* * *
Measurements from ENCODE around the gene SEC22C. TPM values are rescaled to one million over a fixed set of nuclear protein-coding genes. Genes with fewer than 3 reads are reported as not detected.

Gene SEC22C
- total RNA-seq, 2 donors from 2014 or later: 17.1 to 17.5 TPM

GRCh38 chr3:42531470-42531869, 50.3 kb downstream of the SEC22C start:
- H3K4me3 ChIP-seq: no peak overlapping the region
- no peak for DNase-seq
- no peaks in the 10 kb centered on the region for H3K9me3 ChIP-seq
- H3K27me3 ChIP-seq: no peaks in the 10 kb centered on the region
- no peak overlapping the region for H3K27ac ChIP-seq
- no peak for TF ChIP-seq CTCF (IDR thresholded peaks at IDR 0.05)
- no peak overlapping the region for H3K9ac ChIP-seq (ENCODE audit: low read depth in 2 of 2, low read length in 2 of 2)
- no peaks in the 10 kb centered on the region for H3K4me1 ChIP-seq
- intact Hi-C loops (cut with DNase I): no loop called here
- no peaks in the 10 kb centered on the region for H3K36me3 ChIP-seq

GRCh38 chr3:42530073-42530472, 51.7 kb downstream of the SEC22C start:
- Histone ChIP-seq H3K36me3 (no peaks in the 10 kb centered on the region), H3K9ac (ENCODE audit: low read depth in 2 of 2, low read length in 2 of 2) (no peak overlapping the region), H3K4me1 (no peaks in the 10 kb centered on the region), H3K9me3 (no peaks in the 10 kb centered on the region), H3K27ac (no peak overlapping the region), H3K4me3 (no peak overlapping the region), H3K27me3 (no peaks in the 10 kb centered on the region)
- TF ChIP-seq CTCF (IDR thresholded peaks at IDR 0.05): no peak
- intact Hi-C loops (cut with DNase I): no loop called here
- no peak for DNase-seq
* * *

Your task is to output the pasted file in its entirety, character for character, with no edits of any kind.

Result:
Measurements from ENCODE around the gene SEC22C. TPM values are rescaled to one million over a fixed set of nuclear protein-coding genes. Genes with fewer than 3 reads are reported as not detected.

Gene SEC22C
- total RNA-seq, 2 donors from 2014 or later: 17.1 to 17.5 TPM

GRCh38 chr3:42531470-42531869, 50.3 kb downstream of the SEC22C start:
- H3K4me3 ChIP-seq: no peak overlapping the region
- no peak for DNase-seq
- no peaks in the 10 kb centered on the region for H3K9me3 ChIP-seq
- H3K27me3 ChIP-seq: no peaks in the 10 kb centered on the region
- no peak overlapping the region for H3K27ac ChIP-seq
- no peak for TF ChIP-seq CTCF (IDR thresholded peaks at IDR 0.05)
- no peak overlapping the region for H3K9ac ChIP-seq (ENCODE audit: low read depth in 2 of 2, low read length in 2 of 2)
- no peaks in the 10 kb centered on the region for H3K4me1 ChIP-seq
- intact Hi-C loops (cut with DNase I): no loop called here
- no peaks in the 10 kb centered on the region for H3K36me3 ChIP-seq

GRCh38 chr3:42530073-42530472, 51.7 kb downstream of the SEC22C start:
- Histone ChIP-seq H3K36me3 (no peaks in the 10 kb centered on the region), H3K9ac (ENCODE audit: low read depth in 2 of 2, low read length in 2 of 2) (no peak overlapping the region), H3K4me1 (no peaks in the 10 kb centered on the region), H3K9me3 (no peaks in the 10 kb centered on the region), H3K27ac (no peak overlapping the region), H3K4me3 (no peak overlapping the region), H3K27me3 (no peaks in the 10 kb centered on the region)
- TF ChIP-seq CTCF (IDR thresholded peaks at IDR 0.05): no peak
- intact Hi-C loops (cut with DNase I): no loop called here
- no peak for DNase-seq